While the feet are the most unclean part of the body, the head is sacred in Thailand. In Thai etiquette, you should never touch other’s heads or hair, including ruffling their hair playfully or putting something on their head like a hat. If you’re teaching or volunteering with children, make sure to avoid ruffling their hair. Thai locals may touch a child’s head every now and then. Still, it’s inappropriate for foreigners to do so unless you’re family with the child. If you forget and touch someone’s head or hair accidentally, most Thais will forgive you for it, but be sure to apologise as soon as you can.

11. Address people by their first name

In most Southeast Asian countries, including Thailand, people address each other by their first names. Most of the time, it’s prefaced by the equivalent of Mr., Mrs., or Miss: Khun, unless they carry a higher degree (such as a doctor). Khun is used for both men and women.

12. Remove your shoes before entering a building

It’s essential that you remove your shoes before entering someone’s home or a temple. Some restaurants, shops, and businesses may also require you to remove your shoes before entering. If you’re unsure, you can check if anyone inside is walking around barefoot or look to see if there’s a line of shoes in front of the door.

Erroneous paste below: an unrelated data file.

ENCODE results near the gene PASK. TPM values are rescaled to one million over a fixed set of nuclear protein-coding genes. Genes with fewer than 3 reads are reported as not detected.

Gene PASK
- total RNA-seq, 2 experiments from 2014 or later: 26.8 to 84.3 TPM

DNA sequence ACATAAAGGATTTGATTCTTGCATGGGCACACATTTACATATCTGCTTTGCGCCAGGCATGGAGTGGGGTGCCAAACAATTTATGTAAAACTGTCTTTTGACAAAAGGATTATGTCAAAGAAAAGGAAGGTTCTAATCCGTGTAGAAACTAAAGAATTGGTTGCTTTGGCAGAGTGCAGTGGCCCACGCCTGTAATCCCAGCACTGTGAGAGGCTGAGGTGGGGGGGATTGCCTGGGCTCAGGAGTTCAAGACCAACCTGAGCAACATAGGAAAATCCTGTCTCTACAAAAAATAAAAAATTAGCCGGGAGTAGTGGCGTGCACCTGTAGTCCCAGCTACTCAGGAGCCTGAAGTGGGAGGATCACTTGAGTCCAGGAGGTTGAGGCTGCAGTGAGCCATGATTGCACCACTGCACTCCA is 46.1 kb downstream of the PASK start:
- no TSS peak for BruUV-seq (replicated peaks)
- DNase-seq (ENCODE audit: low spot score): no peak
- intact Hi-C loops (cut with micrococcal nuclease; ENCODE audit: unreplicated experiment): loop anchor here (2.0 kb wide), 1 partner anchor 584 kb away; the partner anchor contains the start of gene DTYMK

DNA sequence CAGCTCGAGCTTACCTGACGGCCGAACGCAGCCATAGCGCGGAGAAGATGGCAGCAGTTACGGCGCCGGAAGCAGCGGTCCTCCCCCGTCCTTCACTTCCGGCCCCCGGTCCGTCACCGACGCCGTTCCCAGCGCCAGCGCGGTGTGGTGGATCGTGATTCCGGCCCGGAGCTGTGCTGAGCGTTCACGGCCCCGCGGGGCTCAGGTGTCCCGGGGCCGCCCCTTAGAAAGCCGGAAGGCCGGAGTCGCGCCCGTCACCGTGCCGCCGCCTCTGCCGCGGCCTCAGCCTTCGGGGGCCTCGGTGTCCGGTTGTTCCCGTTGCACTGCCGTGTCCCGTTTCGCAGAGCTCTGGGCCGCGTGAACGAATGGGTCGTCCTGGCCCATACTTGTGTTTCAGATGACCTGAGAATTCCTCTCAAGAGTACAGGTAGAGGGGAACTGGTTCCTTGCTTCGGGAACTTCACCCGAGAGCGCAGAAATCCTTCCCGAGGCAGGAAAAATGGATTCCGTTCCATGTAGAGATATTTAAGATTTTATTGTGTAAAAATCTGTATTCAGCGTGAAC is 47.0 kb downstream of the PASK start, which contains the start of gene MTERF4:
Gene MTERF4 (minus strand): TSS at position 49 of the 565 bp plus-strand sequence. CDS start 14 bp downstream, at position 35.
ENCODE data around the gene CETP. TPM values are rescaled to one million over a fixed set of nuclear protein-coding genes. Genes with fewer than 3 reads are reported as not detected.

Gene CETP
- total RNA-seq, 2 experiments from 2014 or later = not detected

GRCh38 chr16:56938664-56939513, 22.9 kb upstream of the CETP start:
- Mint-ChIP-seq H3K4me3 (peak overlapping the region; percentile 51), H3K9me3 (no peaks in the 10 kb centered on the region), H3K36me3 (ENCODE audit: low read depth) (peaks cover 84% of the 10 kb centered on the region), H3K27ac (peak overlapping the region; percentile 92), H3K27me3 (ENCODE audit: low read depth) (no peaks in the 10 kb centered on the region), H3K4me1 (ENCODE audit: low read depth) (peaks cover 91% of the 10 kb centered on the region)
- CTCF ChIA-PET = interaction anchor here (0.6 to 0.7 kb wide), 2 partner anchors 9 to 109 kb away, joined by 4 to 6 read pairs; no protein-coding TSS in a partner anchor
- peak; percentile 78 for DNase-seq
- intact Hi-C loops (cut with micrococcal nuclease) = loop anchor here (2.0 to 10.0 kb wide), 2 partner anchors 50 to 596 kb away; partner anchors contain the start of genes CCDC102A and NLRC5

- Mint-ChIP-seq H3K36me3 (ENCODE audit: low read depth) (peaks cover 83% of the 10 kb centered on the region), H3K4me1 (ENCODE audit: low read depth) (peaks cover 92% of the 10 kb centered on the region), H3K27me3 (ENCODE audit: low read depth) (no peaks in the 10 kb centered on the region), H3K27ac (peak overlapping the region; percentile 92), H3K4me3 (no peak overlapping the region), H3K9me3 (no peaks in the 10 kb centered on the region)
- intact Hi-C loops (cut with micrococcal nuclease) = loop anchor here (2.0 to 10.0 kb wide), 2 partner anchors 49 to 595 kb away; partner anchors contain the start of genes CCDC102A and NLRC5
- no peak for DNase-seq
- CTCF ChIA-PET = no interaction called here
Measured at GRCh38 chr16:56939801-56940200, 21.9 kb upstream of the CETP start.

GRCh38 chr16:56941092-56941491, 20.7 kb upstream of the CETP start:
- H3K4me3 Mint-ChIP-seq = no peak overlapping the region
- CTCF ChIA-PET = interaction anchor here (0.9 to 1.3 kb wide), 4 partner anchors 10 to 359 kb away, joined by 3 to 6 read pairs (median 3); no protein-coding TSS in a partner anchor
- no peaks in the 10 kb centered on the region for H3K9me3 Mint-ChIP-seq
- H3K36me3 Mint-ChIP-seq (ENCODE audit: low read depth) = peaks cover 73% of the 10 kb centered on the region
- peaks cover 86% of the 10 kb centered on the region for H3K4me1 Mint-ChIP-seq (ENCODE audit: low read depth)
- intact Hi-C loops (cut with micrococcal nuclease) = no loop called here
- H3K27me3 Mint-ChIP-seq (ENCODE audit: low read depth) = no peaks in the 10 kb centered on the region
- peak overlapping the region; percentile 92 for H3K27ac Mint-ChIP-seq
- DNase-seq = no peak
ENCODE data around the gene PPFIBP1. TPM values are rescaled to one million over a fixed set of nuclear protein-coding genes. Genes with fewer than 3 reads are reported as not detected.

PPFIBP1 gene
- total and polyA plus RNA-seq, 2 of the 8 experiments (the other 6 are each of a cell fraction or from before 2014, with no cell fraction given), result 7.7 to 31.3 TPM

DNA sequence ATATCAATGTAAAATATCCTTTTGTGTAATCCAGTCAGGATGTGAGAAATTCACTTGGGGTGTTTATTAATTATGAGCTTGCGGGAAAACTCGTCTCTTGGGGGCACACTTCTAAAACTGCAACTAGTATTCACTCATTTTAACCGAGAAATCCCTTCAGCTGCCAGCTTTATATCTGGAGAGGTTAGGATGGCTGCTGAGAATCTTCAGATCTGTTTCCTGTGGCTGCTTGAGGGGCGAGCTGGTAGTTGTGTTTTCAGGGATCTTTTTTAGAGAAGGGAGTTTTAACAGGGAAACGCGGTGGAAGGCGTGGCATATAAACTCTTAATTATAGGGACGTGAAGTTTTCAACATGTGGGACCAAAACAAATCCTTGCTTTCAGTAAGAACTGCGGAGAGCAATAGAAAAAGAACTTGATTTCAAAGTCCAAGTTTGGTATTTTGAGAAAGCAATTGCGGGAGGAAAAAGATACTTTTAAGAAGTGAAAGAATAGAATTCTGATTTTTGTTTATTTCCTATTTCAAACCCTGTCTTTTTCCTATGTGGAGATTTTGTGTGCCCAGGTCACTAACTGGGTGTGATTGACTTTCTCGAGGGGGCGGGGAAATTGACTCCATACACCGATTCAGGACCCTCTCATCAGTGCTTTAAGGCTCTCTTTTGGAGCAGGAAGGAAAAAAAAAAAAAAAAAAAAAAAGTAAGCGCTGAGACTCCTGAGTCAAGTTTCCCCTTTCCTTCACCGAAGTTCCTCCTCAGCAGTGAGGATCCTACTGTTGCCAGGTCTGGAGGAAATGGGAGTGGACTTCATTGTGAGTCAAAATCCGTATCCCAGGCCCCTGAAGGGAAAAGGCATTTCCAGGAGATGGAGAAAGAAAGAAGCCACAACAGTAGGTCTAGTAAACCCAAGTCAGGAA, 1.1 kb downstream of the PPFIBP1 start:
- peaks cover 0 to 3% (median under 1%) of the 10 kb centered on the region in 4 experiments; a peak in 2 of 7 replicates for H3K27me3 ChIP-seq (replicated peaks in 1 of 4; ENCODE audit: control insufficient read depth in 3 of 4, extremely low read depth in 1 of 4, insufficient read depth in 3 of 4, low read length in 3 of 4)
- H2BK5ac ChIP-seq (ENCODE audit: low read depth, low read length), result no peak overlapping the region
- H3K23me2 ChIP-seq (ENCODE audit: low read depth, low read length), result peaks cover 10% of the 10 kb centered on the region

Woman taking off shoes
PHOTO: zinkevych from Freepik

13. Return a Wai

Another Thai etiquette you need to know is how to greet people in Thailand. When greeting people in Thailand, it’s uncommon to touch and shake their hands. Instead, you should do a typical Thai greeting, called the Wai. The Wai involves pressing your palms together and bowing your head slightly. It’s considered impolite to not return a Wai. The only people who aren’t expected to return a Wai are those with high social status, such as the King and the monks. In addition, the person with the lower status usually offers the Wai.

PHOTO: jcomp from Freepik

14. Pointing at someone is rude

Pointing at someone with your index finger is rude in Thailand. It doesn’t matter who or what you’re pointing at; you shouldn’t use your index finger to do that. Lift your chin to a person’s direction if you have to indicate them. Pointing to an inanimate object with your index finger may be acceptable. Still, it’s better to use your entire hand to point at something.

Always keep these etiquette and rules in mind, so you can have a wonderful and memorable stay in Thailand while still respecting the local culture.

To learn more about what you should and shouldn’t do in Thailand, check out our article on the top 8 things to do correctly in Thailand.Also,If you are planning a trip to amazing Thailand or plan to live in there always make sure you enjoy your stay at an affordable range, Do check out their website for some really amazing offers.


Cita Catellya

Cita Catellya is a journalist and writer who covers a range of topics from medical and property to leisure and tourism. Her career began as a copywriter 5 years ago, where she worked with several brands in Indonesia to help them increase their online presence. Cita writes in both English and her native Bahasa Indonesia